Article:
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U.S.-China Climate Agreement: Implications for National Security?

"Friendship and Cooperation Through Music." Collaboration between musicians from the US and Chinese Armies.

“Friendship and Cooperation Through Music.” Collaboration between musicians from the US and Chinese Armies.

The United States and China concluded a joint climate agreement yesterday. While the effect of this agreement on the rate and scale of climate change is potentially significant, it may also serve a broader geopolitical benefit as the United States gradually “rebalances” its foreign and security policy to the Asia-Pacific region, and pursues other national security interests in forums such as the UN Security Council.

Enduring tensions between China and the United States (and its allied and partner nations) over the South China Sea, as well as a broad range of other difficult dynamics in the relationship (e.g. cyber warfare, U.S. concerns over a growing and more assertive Chinese military, human rights, consistent disagreement at the UN Security Council, and competing proposals for free trade zones in the region, one that excludes China and the other that’s China-led), are likely to continue for some time to come. However, an agreement of this kind can spill over into other areas of the relationship, thereby broadening the aperture for U.S. cooperation (and competition) with China on a range of issues of core concern to U.S. national security.

In other words, this is not just a climate agreement. It’s also a trust-building exercise that may offer the United States a greater amount of freedom and flexibility in pursuing the national security goals of the US and its allied and partner nations.

Update: Global Security Defense Index on Climate Change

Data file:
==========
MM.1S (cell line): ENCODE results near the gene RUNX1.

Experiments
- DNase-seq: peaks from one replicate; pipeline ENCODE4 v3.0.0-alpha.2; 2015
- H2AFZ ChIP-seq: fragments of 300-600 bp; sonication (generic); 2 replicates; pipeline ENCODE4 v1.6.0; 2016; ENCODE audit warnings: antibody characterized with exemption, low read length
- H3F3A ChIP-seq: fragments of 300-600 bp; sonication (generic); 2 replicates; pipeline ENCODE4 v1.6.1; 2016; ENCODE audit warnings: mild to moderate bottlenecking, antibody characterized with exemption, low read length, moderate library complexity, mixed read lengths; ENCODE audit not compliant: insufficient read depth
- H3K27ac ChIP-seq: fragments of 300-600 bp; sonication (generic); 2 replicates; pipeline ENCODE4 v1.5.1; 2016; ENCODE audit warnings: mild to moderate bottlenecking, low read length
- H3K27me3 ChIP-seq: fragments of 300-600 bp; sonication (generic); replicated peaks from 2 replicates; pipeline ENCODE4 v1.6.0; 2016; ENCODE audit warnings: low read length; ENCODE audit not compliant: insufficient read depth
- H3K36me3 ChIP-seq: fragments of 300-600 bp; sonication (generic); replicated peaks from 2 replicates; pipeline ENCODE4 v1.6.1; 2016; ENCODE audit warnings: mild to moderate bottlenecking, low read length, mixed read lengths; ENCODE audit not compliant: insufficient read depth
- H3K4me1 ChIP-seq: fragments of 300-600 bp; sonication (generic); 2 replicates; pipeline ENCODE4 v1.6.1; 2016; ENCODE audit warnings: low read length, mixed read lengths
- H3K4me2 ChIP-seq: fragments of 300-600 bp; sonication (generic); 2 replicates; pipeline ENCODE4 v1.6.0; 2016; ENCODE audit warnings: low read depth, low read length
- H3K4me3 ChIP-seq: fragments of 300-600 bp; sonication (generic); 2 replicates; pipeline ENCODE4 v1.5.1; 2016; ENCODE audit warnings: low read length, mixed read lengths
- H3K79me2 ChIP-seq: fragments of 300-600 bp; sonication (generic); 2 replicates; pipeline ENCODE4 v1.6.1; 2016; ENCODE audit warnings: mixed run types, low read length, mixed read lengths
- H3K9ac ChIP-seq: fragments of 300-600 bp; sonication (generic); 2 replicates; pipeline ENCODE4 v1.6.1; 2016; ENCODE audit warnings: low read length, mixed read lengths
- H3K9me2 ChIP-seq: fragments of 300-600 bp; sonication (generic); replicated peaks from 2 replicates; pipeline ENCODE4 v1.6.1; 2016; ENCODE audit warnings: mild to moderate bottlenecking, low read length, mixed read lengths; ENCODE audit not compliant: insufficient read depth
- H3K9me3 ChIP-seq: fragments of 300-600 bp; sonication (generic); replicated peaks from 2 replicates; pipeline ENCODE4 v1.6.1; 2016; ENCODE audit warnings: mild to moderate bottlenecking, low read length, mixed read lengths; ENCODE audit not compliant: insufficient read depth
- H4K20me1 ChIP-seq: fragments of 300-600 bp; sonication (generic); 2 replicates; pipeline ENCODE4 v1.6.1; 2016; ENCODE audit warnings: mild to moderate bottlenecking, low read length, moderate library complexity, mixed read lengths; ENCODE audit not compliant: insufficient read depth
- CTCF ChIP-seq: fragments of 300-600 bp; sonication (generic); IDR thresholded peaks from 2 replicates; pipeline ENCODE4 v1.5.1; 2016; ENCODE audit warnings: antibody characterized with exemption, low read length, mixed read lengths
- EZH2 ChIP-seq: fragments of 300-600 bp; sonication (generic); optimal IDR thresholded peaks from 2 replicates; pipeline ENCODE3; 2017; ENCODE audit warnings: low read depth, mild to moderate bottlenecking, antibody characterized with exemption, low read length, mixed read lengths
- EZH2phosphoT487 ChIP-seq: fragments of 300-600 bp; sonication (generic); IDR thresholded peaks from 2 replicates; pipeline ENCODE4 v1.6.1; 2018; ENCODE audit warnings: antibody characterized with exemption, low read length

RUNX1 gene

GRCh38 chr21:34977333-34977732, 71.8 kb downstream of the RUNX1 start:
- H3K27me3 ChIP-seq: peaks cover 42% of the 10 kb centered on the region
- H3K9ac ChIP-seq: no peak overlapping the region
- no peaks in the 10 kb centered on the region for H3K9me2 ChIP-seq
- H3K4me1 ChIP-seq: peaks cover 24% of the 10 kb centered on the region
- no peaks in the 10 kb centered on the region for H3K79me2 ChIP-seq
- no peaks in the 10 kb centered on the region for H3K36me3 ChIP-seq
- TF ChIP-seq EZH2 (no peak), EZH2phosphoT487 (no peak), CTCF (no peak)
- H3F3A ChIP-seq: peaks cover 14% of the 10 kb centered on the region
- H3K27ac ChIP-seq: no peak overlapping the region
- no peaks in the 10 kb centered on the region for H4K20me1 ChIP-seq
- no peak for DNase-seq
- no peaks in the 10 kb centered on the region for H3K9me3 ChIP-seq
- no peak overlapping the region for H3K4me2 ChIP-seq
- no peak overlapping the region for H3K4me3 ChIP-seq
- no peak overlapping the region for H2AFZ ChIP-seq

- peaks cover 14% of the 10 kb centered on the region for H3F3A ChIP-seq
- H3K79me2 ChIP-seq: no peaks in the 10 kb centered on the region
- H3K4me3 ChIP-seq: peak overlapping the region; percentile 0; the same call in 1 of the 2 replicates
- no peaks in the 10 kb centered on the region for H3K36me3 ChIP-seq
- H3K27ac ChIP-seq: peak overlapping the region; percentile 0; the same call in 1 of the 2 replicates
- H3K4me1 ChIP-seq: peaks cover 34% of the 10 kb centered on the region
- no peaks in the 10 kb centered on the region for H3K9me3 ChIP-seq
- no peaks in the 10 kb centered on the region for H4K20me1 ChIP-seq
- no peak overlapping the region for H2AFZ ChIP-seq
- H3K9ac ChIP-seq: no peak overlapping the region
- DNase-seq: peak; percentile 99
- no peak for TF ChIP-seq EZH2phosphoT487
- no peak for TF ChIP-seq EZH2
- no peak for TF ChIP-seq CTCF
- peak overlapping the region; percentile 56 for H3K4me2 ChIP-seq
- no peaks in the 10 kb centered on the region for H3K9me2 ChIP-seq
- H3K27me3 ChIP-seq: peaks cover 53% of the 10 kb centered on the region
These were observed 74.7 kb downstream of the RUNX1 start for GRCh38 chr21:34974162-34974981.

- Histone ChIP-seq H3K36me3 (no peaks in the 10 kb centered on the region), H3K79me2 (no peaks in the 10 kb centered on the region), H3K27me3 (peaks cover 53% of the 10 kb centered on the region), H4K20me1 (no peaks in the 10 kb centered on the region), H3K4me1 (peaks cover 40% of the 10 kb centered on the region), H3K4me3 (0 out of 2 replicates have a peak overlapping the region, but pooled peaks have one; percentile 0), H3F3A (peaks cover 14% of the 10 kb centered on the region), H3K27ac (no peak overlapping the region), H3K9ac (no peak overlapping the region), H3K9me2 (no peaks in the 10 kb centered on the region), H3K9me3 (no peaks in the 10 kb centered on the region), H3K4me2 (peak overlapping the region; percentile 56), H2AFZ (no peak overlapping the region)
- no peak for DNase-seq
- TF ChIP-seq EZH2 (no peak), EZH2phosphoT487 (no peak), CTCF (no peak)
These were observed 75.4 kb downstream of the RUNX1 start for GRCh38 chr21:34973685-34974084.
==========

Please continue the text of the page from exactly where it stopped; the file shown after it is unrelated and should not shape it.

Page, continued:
071127-N-7955L-130The American Security Project (ASP) has just released an updated version of its Global Security Defense Index on Climate Change, which examines how national security establishments across the globe view (and address) climate change. The update hones in on a handful of specific countries, including Bangladesh, Brazil, Canada, China, Guyana, India, South Korea, and the United Kingdom. Here is a description of the index, and update ,from the ASP website: (more…)

China, Water Transfers, Disease and Climate Change: Transferring Risk with Water?

Liujiaxia-DamChina is in the process of constructing a massive “South-North Water Transfer Project” connecting the more water-abundant south to the water-stressed north. There are a number of motivations for building the project including natural water scarcity, increased demand from both increased industrialization and population, decreasing water quality, and recent instances of severe droughts (with implications for global food supply). There are still some uncertainties about how exactly climate change will impact water resources in China, but projections of significant rainfall variability are well-founded, and the government is taking the potential risks seriously. In that context, this project could be seen as part of China’s climate adaptation strategy, though it is already apparent that there are some serious unintended consequences. (more…)

China Environment Series: Coal Heaven, Water Hell

800px-Bayan_hot_inner_mongoliaThe Woodrow Wilson Center’s China Environment Forum has just published the 12th edition of its China Environment Series (CES12). This edition, like previous editions, is packed full of interesting content focusing on environmental issues in and around China. This year, the special focus is on the water-energy nexus, and opportunities for cooperation over clean energy between the United States and China. (more…)

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